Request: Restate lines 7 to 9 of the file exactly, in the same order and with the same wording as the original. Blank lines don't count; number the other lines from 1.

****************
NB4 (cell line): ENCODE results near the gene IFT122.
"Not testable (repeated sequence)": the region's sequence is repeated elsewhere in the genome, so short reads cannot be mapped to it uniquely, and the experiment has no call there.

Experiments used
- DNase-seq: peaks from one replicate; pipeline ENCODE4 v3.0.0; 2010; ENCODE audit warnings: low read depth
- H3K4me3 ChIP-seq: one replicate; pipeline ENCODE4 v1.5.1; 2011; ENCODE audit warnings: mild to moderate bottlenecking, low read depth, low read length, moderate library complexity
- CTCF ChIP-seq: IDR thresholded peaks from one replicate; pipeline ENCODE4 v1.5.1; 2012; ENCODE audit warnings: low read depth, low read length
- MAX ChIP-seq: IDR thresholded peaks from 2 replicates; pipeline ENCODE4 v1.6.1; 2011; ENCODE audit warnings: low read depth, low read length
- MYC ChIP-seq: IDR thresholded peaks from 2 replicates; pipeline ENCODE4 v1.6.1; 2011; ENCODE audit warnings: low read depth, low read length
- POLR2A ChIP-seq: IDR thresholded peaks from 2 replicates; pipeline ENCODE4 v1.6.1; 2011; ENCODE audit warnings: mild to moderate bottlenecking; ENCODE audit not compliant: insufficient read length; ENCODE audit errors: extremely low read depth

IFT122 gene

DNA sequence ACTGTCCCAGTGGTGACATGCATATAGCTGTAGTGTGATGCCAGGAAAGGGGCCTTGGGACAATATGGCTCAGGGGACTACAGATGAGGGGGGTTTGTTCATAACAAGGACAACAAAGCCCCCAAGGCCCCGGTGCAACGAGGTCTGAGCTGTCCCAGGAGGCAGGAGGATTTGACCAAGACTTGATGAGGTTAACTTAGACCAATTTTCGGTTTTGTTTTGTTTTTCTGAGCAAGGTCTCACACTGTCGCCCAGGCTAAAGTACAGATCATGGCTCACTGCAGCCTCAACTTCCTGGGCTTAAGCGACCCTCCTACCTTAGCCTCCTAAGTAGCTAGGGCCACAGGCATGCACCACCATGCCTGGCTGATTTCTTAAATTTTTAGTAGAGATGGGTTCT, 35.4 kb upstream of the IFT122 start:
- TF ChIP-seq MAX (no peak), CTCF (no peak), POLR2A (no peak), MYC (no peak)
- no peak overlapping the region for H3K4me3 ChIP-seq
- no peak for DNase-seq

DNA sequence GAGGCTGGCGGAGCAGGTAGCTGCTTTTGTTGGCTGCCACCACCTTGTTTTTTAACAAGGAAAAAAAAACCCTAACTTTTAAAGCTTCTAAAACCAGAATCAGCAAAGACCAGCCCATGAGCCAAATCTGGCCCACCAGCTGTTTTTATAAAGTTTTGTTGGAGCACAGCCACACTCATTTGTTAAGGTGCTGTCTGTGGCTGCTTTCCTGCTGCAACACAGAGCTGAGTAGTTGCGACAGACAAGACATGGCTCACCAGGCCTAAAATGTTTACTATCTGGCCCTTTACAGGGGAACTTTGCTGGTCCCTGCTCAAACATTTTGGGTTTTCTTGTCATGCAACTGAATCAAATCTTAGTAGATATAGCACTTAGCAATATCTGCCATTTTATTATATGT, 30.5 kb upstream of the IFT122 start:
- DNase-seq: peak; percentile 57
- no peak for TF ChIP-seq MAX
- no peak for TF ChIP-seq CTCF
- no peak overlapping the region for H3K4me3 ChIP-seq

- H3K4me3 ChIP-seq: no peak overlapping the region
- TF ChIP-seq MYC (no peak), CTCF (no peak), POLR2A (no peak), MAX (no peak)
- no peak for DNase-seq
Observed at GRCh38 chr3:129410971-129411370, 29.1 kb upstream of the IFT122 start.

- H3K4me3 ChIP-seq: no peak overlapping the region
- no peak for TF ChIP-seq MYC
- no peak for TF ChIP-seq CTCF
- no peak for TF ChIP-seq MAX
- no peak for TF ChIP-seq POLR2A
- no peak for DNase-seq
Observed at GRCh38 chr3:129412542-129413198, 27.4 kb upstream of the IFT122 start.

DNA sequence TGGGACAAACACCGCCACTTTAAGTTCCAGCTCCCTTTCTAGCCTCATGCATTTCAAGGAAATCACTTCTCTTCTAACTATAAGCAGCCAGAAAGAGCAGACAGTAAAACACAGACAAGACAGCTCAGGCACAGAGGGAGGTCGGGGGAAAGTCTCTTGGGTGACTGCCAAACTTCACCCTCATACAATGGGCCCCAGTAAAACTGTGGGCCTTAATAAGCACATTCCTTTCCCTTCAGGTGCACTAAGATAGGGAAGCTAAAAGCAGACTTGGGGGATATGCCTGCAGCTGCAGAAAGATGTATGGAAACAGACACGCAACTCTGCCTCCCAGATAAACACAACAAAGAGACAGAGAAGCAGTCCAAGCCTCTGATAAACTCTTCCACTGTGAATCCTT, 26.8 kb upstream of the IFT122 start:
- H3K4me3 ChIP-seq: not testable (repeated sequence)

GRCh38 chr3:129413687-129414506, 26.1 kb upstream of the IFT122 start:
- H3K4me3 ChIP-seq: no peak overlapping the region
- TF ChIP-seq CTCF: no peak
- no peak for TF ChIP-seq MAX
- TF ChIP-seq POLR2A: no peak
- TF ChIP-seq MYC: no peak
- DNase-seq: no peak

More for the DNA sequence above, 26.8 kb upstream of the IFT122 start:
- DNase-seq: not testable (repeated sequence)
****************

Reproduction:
- MAX ChIP-seq: IDR thresholded peaks from 2 replicates; pipeline ENCODE4 v1.6.1; 2011; ENCODE audit warnings: low read depth, low read length
- MYC ChIP-seq: IDR thresholded peaks from 2 replicates; pipeline ENCODE4 v1.6.1; 2011; ENCODE audit warnings: low read depth, low read length
- POLR2A ChIP-seq: IDR thresholded peaks from 2 replicates; pipeline ENCODE4 v1.6.1; 2011; ENCODE audit warnings: mild to moderate bottlenecking; ENCODE audit not compliant: insufficient read length; ENCODE audit errors: extremely low read depth